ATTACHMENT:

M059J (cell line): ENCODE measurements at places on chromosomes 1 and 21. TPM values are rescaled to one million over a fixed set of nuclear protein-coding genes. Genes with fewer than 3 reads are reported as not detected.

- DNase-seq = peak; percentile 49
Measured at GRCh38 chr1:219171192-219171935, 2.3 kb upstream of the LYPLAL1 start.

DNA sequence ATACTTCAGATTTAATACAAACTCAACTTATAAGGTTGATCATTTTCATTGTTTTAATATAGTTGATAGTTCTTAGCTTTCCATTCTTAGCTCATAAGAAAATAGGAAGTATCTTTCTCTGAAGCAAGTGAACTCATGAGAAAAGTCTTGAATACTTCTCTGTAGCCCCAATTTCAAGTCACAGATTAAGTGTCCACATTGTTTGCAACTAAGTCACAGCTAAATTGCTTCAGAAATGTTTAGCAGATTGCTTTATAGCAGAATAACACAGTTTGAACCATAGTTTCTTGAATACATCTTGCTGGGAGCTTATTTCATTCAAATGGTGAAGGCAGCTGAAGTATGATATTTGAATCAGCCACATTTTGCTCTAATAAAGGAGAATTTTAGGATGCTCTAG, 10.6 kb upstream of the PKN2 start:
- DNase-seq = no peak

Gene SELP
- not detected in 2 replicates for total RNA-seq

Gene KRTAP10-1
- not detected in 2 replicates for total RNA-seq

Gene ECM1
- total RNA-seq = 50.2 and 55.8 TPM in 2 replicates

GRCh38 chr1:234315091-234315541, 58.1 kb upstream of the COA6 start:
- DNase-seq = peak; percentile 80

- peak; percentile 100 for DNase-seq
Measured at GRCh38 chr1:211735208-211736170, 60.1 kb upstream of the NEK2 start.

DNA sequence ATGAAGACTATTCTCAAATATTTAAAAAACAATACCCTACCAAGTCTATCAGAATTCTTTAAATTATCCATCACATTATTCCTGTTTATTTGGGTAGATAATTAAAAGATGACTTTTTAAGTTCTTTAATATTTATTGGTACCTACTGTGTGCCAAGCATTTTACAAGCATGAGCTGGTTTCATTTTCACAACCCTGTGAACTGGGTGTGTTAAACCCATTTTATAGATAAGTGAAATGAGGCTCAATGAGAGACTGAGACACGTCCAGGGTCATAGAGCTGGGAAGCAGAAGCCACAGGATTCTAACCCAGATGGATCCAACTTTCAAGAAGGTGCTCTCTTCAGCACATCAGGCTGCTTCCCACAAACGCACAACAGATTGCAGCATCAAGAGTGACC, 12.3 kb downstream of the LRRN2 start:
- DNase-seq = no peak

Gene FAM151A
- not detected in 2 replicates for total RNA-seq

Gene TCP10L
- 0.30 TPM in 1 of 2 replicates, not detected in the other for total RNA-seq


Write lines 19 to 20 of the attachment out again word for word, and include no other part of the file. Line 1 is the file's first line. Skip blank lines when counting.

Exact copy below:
- not detected in 2 replicates for total RNA-seq

Gene TCP10L